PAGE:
Saltwater intrusion is another large concern for the Nile River Delta, which is slowly sinking at a rate of 8 millimeters per year. This is an alarming amount since the Mediterranean Sea is rising about 3 millimeters per year and the Delta plain is only one meter above sea level. Although only the northern third of the delta is affected, saltwater intrusion could spell disaster for area crops if they do not adapt to soil with a high salinity.7  Further crop threats come from the lack of silt filtering downriver. This silt once provided enough nutrients to the fields that farmers did not have to apply synthetic fertilizers. With the construction of the Aswan High Dam, however, silt was blocked upstream and the Nile Delta suffers as a result.8

egypt_tmo_2014290_lrgAerial view of the Nile River Delta

The Nile River Basin is facing a plethora of largely human-driven issues from pollution to water overuse. In order to preserve the Nile River and its people, various steps are needed to protect its environs. Solutions include passing legislation to prevent industries from dumping hazardous waste, building more sewage treatment plants, and transferring silt downstream as natural fertilizer. Action is needed to save Egypt’s famous Nile, and it needs to be done with haste.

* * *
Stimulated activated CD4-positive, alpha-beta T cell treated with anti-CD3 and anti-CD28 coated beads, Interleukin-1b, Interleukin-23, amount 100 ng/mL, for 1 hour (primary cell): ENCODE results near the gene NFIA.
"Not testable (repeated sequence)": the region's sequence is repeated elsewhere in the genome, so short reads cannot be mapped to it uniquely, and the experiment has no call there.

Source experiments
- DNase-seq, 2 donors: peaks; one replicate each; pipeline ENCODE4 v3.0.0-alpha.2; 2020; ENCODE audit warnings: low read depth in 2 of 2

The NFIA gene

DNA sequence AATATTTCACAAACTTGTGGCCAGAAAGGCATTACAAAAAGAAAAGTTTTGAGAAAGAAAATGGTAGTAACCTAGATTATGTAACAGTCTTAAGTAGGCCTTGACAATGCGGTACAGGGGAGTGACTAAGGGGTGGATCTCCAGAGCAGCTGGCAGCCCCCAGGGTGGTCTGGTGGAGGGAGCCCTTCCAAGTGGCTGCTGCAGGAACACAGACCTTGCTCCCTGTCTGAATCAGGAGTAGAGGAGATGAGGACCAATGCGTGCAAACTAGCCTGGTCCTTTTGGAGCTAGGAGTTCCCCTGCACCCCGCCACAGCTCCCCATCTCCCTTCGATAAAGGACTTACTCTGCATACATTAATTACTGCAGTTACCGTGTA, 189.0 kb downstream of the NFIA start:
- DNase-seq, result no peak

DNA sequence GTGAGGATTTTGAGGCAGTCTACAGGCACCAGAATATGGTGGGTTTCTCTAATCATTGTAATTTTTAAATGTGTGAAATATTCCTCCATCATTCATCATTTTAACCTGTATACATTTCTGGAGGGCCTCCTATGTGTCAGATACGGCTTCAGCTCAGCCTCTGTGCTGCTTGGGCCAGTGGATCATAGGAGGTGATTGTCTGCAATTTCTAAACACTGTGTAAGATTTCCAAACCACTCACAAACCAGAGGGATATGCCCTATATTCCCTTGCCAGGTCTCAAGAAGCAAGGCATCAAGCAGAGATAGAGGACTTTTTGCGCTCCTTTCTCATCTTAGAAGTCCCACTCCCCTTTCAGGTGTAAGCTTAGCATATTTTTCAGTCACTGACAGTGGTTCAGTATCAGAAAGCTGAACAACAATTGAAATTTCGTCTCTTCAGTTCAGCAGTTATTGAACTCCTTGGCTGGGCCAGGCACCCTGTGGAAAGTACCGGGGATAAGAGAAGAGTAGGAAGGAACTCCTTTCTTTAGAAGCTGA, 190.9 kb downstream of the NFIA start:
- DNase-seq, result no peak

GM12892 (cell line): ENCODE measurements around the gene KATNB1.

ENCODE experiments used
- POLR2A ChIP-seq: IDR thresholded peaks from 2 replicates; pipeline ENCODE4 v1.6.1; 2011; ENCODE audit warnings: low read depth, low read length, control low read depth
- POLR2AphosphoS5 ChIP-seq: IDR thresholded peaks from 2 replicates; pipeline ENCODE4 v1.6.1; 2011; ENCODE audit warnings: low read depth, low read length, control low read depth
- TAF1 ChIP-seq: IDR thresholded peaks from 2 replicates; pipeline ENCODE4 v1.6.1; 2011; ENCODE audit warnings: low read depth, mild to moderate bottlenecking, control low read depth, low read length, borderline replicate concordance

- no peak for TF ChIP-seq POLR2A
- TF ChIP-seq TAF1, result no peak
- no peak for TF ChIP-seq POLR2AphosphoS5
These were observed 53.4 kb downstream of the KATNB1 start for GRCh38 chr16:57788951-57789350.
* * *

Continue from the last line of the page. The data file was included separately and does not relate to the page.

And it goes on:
Sources

1 Dakkak, Amir. “Egypt’s Water Crisis – Recipe for Disaster.” EcoMENA. 22 July 2017. Web.
2 Theroux, Peter. “The Imperiled.” National Geographic Magazine. January 1997.
3 Kuo, Lily. “The Nile River Delta, once the bread basket of the world, may soon be uninhabitable.” Quartz Africa. 16 March 2017. Web.
4 Dakkak, Amir. “Egypt’s Water Crisis – Recipe for Disaster.” EcoMENA. 22 July 2017. Web.
5 Dakkak, Amir. “Egypt’s Water Crisis – Recipe for Disaster.” EcoMENA. 22 July 2017. Web.
6 Theroux, Peter. “The Imperiled.” National Geographic Magazine. January 1997.
7 Kuo, Lily. “The Nile River Delta, once the bread basket of the world, may soon be uninhabitable.” Quartz Africa. 16 March 2017. Web.
8World Wildlife Foundation. “Nile Delta flooded savanna.” October 3, 2017. Web.

Lake Erie: A Solution to Vulnerability

By Judy Shaw, with Wil Hemker and John Blakeman for NWNL
(Edited by NWNL Director, Alison Jones)

Judy Shaw, professional planner and NWNL Advisor, and Wil Hemker, entrepreneurial chemist, are partnering with John Blakeman to promote prairie nutrient-retention strips as a proven way to protect Lake Erie’s water. They are encouraging schools and farmers in northwest Ohio to install demonstration strips and teach this effective means to stop harmful runoff from damaging our waterways. NWNL has documented this runoff problem in all its case-study watersheds and applauds this natural solution to chemical pollution of our waterways.

Untitled.jpgUpland prairie nutrient-retention strip. Photo by John Blakeman.

Imagine a very large body of fresh water supplying residents along 799 miles of shoreline with the very essence of their natural health. Lake Erie is such a vessel; carrying over 126 trillion gallons of precious water and serving millions of people in cities both in the USA and Canada. One such city is Toledo, Ohio. There, water from the Maumee River, which flows directly into the Western Basin of Lake Erie, provides fresh water to many in the region. Up to 80 million gallons of water is drawn from Lake Erie every day to supply Toledo and other municipalities with treated drinking water. 2